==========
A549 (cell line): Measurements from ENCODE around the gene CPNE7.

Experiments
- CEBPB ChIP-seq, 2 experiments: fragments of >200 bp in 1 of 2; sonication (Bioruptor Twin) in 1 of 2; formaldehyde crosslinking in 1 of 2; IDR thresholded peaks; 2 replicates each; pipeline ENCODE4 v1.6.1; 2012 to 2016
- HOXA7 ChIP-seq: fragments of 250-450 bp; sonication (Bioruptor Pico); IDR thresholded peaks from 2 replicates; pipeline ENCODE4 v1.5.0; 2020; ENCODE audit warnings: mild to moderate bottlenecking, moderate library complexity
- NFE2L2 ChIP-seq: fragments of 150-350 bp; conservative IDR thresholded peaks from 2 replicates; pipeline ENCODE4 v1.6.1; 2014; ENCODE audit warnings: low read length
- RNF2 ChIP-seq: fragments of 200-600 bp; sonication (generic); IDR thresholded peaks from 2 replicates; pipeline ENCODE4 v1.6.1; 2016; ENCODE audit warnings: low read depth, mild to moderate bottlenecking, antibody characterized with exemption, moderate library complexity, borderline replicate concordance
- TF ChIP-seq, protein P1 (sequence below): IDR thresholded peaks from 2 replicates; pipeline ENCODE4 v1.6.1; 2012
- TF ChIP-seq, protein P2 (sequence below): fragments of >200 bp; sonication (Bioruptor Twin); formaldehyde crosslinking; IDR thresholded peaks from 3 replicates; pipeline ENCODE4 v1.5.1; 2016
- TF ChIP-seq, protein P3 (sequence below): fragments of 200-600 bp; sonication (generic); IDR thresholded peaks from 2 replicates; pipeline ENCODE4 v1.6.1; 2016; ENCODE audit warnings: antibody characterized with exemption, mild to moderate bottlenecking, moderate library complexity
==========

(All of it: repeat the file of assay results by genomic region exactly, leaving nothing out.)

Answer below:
A549 (cell line): Measurements from ENCODE around the gene CPNE7.

Experiments
- CEBPB ChIP-seq, 2 experiments: fragments of >200 bp in 1 of 2; sonication (Bioruptor Twin) in 1 of 2; formaldehyde crosslinking in 1 of 2; IDR thresholded peaks; 2 replicates each; pipeline ENCODE4 v1.6.1; 2012 to 2016
- HOXA7 ChIP-seq: fragments of 250-450 bp; sonication (Bioruptor Pico); IDR thresholded peaks from 2 replicates; pipeline ENCODE4 v1.5.0; 2020; ENCODE audit warnings: mild to moderate bottlenecking, moderate library complexity
- NFE2L2 ChIP-seq: fragments of 150-350 bp; conservative IDR thresholded peaks from 2 replicates; pipeline ENCODE4 v1.6.1; 2014; ENCODE audit warnings: low read length
- RNF2 ChIP-seq: fragments of 200-600 bp; sonication (generic); IDR thresholded peaks from 2 replicates; pipeline ENCODE4 v1.6.1; 2016; ENCODE audit warnings: low read depth, mild to moderate bottlenecking, antibody characterized with exemption, moderate library complexity, borderline replicate concordance
- TF ChIP-seq, protein P1 (sequence below): IDR thresholded peaks from 2 replicates; pipeline ENCODE4 v1.6.1; 2012
- TF ChIP-seq, protein P2 (sequence below): fragments of >200 bp; sonication (Bioruptor Twin); formaldehyde crosslinking; IDR thresholded peaks from 3 replicates; pipeline ENCODE4 v1.5.1; 2016
- TF ChIP-seq, protein P3 (sequence below): fragments of 200-600 bp; sonication (generic); IDR thresholded peaks from 2 replicates; pipeline ENCODE4 v1.6.1; 2016; ENCODE audit warnings: antibody characterized with exemption, mild to moderate bottlenecking, moderate library complexity